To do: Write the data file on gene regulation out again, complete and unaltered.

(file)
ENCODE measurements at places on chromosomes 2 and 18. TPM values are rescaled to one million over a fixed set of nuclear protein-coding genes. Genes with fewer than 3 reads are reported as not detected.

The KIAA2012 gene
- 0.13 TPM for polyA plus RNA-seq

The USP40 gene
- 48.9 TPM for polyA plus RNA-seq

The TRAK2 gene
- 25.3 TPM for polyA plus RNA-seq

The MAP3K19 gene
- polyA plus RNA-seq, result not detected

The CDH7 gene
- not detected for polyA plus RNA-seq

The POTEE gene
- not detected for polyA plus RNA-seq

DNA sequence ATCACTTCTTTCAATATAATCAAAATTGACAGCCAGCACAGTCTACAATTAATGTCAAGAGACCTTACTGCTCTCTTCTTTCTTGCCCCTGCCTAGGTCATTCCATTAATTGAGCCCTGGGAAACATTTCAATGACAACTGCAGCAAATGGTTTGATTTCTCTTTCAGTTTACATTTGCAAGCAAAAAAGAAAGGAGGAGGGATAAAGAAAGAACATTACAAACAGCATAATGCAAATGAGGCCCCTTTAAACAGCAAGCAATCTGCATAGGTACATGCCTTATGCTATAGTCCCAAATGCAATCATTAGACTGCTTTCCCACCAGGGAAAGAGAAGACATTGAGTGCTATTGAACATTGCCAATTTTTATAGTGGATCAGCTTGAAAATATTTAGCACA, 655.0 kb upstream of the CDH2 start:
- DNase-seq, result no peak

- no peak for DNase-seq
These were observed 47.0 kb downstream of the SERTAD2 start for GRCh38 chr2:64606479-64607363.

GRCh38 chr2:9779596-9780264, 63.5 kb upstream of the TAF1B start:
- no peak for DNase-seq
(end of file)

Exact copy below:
ENCODE measurements at places on chromosomes 2 and 18. TPM values are rescaled to one million over a fixed set of nuclear protein-coding genes. Genes with fewer than 3 reads are reported as not detected.

The KIAA2012 gene
- 0.13 TPM for polyA plus RNA-seq

The USP40 gene
- 48.9 TPM for polyA plus RNA-seq

The TRAK2 gene
- 25.3 TPM for polyA plus RNA-seq

The MAP3K19 gene
- polyA plus RNA-seq, result not detected

The CDH7 gene
- not detected for polyA plus RNA-seq

The POTEE gene
- not detected for polyA plus RNA-seq

DNA sequence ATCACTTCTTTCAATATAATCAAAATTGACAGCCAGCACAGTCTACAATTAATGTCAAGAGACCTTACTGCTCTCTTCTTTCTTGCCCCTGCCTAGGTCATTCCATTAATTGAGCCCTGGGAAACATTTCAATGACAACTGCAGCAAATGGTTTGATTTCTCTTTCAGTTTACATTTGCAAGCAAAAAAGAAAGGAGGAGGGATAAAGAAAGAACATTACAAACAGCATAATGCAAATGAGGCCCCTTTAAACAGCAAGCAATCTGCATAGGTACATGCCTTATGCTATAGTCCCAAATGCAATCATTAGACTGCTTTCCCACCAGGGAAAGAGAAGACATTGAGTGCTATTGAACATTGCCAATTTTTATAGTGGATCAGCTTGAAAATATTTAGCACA, 655.0 kb upstream of the CDH2 start:
- DNase-seq, result no peak

- no peak for DNase-seq
These were observed 47.0 kb downstream of the SERTAD2 start for GRCh38 chr2:64606479-64607363.

GRCh38 chr2:9779596-9780264, 63.5 kb upstream of the TAF1B start:
- no peak for DNase-seq